- Written by Dr. Lori Verderame Dr. Lori Verderame
One of the most active sectors of the antiques and collectibles market is wine. Recently, wine has become extremely popular with collectors.
After the 2008 wine market slump, in the wake of the financial crisis and the revealing counterfeit operation of a major wine collector, today’s wine market is active and exciting.
Antique and vintage wine sales are booming, and records are regularly set by enthusiastic collectors, including millennials, who love wine tastings, wine touring, and wine pairings.
Here is some proof that is in the vineyard rather than the pudding, so to speak. In 2017, the worldwide wine market reached $80 million in auction sales, and that doesn’t count wine dealer sales.
Many agree with Bacchus’ view on wines … it is the nectar of the gods. And it isn’t a bad investment when it comes to collectibles, either.
You must get your wines authenticated, just as you would any other valuable asset. Authentication is key, just as it is with any work of art or antique piece.
There are established wine dealers, and there are also some folks who are trying to tell you something is good when it is bad. There have been reports of sellers switching wine bottle labels, forging or faking blends, etc.
So, when it comes to antique and vintage wines for the new wine collector, how do you tell the good from the bad?
1. Establish the provenance.
As with any valuable collectible, provenance, or the history or lineage of an object or collectible, is very important to establishing value and background.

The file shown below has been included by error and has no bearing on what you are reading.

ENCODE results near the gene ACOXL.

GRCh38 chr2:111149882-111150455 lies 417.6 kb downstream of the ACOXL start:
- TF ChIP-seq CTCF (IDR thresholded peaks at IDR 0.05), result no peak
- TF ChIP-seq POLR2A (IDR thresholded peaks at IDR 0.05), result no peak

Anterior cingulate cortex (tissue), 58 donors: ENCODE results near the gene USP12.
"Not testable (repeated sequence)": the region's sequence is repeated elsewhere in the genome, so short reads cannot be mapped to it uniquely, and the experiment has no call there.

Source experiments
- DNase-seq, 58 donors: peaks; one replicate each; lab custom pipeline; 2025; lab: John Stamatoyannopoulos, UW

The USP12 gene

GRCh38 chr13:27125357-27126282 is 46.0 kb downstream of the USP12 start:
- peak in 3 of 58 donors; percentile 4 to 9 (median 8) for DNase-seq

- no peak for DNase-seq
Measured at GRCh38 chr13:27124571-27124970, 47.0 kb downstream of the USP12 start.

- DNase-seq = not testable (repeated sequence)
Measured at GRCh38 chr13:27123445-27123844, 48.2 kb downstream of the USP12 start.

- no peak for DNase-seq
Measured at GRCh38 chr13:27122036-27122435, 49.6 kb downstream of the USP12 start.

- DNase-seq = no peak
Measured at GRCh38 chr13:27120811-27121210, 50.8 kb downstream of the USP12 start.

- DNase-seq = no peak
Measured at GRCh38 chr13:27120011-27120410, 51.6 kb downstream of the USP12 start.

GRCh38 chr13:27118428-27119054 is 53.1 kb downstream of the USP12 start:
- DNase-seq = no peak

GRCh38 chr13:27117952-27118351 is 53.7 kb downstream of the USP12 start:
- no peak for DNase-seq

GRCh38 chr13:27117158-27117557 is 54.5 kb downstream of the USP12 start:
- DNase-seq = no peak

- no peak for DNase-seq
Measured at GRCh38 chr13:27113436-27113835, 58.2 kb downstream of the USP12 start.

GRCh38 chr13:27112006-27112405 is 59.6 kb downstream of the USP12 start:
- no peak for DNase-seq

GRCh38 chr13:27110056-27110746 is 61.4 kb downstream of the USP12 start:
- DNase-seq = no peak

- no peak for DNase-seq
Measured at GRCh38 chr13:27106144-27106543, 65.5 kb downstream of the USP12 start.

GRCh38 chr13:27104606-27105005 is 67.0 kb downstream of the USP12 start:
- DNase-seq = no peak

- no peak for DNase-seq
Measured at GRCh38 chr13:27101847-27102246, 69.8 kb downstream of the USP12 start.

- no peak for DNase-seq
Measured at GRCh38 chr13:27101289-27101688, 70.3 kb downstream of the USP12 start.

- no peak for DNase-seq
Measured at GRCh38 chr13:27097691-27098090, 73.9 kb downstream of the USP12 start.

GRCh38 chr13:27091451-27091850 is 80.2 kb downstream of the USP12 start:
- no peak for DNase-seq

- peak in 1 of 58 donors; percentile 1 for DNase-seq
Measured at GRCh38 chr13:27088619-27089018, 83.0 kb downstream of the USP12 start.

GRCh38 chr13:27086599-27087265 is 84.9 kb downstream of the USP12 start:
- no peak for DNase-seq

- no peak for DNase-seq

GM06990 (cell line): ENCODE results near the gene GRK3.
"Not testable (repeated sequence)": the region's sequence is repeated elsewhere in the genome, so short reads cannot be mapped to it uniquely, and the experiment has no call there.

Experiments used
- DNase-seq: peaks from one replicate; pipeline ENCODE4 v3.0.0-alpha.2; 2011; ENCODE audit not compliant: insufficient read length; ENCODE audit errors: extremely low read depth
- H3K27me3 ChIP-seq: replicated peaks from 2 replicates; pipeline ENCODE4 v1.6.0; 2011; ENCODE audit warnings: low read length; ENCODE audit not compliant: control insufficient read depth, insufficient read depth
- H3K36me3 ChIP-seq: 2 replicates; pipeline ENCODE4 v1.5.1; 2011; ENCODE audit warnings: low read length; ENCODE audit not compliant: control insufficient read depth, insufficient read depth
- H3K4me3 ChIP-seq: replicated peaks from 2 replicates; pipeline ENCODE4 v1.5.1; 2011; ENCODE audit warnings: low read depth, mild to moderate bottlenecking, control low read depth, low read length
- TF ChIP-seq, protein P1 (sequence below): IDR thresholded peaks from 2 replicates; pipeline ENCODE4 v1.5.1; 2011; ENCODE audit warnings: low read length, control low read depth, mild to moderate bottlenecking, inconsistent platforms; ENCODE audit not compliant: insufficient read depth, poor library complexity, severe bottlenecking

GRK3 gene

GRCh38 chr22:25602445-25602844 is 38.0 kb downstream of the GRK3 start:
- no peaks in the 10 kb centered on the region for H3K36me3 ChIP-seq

So, look for wine auctions that offer original sales receipts for the wines they are selling. Documentary images or period photographs that can help you identify and document the lineage, background, or provenance of a particular bottle of wine are very helpful in identifying a wine’s history and background. This is most important.
2. Select single-owner bottles.
Unlike the art market, where a painting that has been part of more than one high-profile or prestigious collection is a very good thing, that isn’t the case when it comes to wines. In fact, when it comes to wines, collectors prefer a bottle of wine or a collection of wines from a single owner.
That’s right: Just one owner is seen as better. Why? These wine bottles were probably housed, or dare I say rested, in a single wine cellar instead of being traded here and there, which would upset the delicate balance of the wine within the bottle.
Of course, such movement can greatly affect a wine’s condition, taste, and value. So, one owner is desirable.
3. Don’t drink at the auction.
You’d think this would be common sense, but this has become quite a problem at the trendy wine auctions held in places like New York and Bordeaux.
You heard me: Don’t drink the wine just yet. At least, don’t drink it during the wine auction. I know, it sounds crazy, but you don’t want to drink yourself into a bidding war.
The results from Sotheby’s, Zachys, Acker’s, and other well-known wine auctions continue to be sky high for various wines from all over the world.
The main reason for this is that more often than not, auction bidders are enjoying the wine in each auction lot so much that they bid up the lots to the point where they are paying as much as double the high estimate for a good bottle of wine.
Like anything else you are collecting, investigate the wines you are interested in collecting and research the integrity of the sellers. Do your research to get the best deal. This new and active collecting category of wine promises to make collectors feel warm inside.
Dr. Lori Verderame is the author, Ph.D. antiques appraiser, and award-winning TV personality on History channel’s The Curse of Oak Island. Dr. Lori provides expert appraisals and consulting services for art/antiques. Visit www.DrLoriV.com or call (888) 431-1010.